The decentralisation of health social insurance in Latin America will provide significant opportunities for international reinsurers, but knowledge of the market will be important for success, writes John H. Rooney.

Health markets in Latin America face the prospect of significant change as governments decentralise the provision of health social insurance regimes. Single-pay or state-administered regimes are being replaced by systems that have significant private sector components and that raises the possibility of efficient health social insurance systems. Reforms have been implemented in Argentina, Chile, Colombia, and Peru. Reforms were enacted but are presently in suspense in Venezuela. The prospect of important reform exists in Mexico, and Brazil has enacted important legislation to reform the private health insurance market. The new markets will present important opportunities and challenges for the reinsurer of medical insurance risks.

Notwithstanding the import of the health social insurance reforms, the health sector changes have been the subject of relatively less attention than the reforms that have taken place in social security pension regimes. As the importance of these reforms becomes more evident, it can be expected that the sector will attract greater attention from the international reinsurance community. As is the case for all reinsurance transactions, the reinsurer with a true understanding of the new regimes will be better positioned to participate in this new market. It is hoped that this article will be a small contribution to greater understanding of these opportunities.

Under the traditional model in Latin America, either the salaried worker or his or her employer made an obligatory contribution expressed as a percentage of wages to the state, in return for which comprehensive health benefits were to be provided (often through facilities owned and operated by the state). The perception and often the reality was that the services were provided inefficiently or were of inferior quality. The inefficiency of the state social health systems was in part responsible for the development of private, parallel systems that often duplicated benefits provided by the state-sponsored social health insurance programmes.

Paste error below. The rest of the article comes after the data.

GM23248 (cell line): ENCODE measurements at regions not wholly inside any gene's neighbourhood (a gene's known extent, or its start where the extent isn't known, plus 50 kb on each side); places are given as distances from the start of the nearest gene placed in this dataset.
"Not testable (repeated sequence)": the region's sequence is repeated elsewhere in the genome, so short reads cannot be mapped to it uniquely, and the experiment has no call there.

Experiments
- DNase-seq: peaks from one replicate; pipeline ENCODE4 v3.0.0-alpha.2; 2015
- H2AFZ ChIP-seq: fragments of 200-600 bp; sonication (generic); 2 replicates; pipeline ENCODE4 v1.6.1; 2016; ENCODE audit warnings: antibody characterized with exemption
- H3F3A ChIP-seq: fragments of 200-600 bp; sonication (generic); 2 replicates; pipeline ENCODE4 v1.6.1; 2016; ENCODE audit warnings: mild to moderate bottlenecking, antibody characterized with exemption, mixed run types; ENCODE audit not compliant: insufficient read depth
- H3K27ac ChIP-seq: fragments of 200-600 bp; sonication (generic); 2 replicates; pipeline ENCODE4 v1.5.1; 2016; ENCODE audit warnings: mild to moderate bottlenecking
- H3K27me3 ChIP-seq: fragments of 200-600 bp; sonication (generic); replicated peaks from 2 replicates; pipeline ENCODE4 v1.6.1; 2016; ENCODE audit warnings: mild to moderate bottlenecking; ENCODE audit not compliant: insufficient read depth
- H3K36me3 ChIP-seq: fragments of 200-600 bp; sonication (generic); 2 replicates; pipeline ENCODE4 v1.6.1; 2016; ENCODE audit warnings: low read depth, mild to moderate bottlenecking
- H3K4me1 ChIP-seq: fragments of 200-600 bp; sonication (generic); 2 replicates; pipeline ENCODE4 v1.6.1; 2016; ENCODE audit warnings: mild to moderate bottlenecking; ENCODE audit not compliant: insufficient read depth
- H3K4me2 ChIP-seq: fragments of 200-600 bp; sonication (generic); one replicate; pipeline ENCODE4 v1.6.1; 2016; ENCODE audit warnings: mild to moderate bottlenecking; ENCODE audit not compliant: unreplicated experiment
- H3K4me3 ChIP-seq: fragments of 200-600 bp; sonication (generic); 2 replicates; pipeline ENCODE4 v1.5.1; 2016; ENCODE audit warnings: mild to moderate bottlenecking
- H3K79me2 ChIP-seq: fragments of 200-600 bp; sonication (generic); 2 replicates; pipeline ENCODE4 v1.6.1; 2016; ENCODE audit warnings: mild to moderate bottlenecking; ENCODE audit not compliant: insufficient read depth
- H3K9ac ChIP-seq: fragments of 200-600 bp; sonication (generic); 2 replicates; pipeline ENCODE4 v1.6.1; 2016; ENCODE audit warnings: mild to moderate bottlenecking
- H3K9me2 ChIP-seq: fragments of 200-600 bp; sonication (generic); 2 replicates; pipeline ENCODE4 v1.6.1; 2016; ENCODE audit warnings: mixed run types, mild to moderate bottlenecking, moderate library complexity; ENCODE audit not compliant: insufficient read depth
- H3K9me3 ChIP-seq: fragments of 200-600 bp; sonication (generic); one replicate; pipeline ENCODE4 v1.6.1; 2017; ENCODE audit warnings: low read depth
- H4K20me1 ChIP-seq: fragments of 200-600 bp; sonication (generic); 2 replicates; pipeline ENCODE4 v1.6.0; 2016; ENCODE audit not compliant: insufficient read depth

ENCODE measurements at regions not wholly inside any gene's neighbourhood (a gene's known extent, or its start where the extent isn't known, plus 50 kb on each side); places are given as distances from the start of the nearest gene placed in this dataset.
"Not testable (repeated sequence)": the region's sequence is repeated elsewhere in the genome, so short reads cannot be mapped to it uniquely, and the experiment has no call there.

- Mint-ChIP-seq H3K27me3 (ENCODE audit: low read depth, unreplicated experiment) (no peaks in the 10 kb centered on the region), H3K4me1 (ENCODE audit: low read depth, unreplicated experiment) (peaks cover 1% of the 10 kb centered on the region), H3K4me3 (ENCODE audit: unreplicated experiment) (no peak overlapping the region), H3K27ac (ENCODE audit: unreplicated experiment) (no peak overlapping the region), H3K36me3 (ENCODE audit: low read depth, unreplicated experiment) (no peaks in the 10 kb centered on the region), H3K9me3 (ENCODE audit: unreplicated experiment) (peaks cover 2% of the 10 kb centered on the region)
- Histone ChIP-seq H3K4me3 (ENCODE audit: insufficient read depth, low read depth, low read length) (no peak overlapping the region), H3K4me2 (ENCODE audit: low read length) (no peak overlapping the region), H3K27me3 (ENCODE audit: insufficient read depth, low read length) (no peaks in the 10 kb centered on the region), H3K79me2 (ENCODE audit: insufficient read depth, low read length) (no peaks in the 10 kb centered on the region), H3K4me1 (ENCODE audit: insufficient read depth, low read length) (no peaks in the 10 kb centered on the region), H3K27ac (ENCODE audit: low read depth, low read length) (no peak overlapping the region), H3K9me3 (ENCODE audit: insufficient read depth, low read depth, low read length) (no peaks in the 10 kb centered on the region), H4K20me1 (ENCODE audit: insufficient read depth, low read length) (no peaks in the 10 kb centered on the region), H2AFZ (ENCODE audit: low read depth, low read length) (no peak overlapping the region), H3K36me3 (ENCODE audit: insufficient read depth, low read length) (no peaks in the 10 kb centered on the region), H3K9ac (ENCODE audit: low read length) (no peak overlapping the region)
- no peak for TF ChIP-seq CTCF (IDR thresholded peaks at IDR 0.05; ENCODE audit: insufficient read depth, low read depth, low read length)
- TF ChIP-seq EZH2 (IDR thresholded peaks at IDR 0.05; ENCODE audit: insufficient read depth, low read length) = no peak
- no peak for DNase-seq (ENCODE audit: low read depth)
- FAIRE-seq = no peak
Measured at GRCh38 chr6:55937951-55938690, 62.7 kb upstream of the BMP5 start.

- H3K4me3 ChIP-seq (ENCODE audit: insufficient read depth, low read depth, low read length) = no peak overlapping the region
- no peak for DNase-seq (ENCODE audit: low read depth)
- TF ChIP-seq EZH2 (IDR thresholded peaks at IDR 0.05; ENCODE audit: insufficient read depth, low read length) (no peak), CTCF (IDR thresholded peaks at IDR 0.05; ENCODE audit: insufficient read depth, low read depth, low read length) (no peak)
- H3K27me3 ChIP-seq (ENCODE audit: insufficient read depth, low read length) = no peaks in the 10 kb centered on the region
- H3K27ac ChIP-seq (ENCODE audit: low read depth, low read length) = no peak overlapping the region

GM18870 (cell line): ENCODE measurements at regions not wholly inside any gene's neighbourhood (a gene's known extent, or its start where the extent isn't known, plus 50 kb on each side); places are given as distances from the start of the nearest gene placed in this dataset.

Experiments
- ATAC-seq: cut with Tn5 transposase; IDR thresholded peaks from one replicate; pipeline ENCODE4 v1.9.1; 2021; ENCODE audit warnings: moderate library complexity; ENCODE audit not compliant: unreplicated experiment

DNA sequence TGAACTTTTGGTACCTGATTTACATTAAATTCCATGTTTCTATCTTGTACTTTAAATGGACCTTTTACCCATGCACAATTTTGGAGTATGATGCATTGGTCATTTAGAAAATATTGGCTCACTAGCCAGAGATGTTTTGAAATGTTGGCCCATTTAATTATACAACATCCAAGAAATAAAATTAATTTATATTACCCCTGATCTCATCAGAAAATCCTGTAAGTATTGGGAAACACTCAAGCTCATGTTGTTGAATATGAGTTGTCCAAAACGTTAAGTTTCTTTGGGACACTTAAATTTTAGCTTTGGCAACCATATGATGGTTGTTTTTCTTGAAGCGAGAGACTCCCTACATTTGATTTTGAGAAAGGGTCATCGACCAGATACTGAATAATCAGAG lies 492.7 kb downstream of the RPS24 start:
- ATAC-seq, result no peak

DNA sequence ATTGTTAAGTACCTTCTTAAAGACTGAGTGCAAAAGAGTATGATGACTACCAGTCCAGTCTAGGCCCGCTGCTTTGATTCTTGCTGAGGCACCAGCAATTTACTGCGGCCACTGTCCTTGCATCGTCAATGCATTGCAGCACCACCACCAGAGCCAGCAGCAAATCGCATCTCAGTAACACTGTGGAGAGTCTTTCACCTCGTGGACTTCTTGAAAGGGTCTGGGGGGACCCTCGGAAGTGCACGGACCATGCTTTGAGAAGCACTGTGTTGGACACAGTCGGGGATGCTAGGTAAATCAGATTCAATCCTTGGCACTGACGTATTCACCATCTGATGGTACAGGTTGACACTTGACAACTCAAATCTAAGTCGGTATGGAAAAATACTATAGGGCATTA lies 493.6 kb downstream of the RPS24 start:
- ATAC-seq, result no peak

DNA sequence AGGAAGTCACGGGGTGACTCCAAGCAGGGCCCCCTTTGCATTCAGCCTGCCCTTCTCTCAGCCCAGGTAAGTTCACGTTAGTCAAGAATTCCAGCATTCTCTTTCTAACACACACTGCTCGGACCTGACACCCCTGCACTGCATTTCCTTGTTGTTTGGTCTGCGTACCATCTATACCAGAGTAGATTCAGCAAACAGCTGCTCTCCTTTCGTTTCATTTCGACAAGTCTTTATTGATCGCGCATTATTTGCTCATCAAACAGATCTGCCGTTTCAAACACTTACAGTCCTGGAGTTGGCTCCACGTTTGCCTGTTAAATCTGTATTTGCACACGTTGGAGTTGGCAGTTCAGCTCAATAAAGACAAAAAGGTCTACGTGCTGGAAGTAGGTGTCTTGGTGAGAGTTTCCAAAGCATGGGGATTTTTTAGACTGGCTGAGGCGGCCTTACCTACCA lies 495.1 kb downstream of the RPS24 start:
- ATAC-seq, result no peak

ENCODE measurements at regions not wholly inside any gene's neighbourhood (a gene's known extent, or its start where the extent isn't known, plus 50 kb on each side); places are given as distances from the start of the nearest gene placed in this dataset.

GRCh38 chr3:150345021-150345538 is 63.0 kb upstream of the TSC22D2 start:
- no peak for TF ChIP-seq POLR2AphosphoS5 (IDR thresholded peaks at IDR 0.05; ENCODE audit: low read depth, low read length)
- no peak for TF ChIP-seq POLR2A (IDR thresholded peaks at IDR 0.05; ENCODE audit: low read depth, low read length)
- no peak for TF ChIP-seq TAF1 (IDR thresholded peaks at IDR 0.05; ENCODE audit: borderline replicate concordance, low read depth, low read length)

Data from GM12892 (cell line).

Under the new model, the main source of financing continues to be deductions from the wages of salaried employees or their employers, but most of the contribution is used either directly or indirectly to finance the provision or administration of health benefits by private concerns. The effect of this change could be analogised to changing the course of a river. Often the amount of the deduction is the same or similar, but it is put to different purposes and the private administrators are subject to accountability regarding the quality of and financial responsibility for the services provided.

In Chile, the worker continues to own the amount deducted, and the administrator maintains those funds in an account that bears the worker's name. In other countries, the deductions are administered out of a central fund and used to pay a fixed premium. Those countries often redistribute the portion of deduction that exceeds the premium in order to subsidise workers or enrollees who cannot cover all or part of the premium through the deduction. The administrator normally must provide a programme of medical benefits either directly or by contracting with third parties for the provision of the benefits. Importantly, like an insurer the administrator must bear the risk of providing or financing the provision of the benefits out of the deductions that it receives on behalf of its affiliates.

Notwithstanding the fact that the administrator bears the financial risk of providing the health benefits, it normally is not licensed as an insurance company, and is often regulated by a dedicated regulator. This can in some cases operate to prevent the direct transfer of risk from an administrator to a foreign reinsurer. Consequently, there is often a close relationship between the administrator of a social insurance programme and a local insurance company.

Some important developments in Argentina, Chile, Colombia, Mexico, Peru and Venezuela are described below.

The health social insurance programme is administered by a type of employee organisation known as the obra social. In the past, workers had to affiliate with the employee organisation that serviced the sector of the economy in which the worker was employed and the employer paid a percentage of the worker's salary to the organisation. Now, workers are able to move among obras, and all obras are required to provide a standard benefit plan. In addition, private plans called prepagas are able to compete with the obras for affiliates if the prepaga agrees to submit to the same regulatory regime as the obras.The prepaga is a commercial company that is not regulated as an insurer. Nevertheless, the prepaga is obligated to provide the same obligatory medical plan as the obra and it is expected that the figure will soon come under closer government regulation. Due to factors unique to the Argentine market and regulatory system, health insurance does not comprise an important part of this market.

Reform of the Argentine health market has been a priority of the international development banks, so it can be anticipated that there will be additional changes in this sector.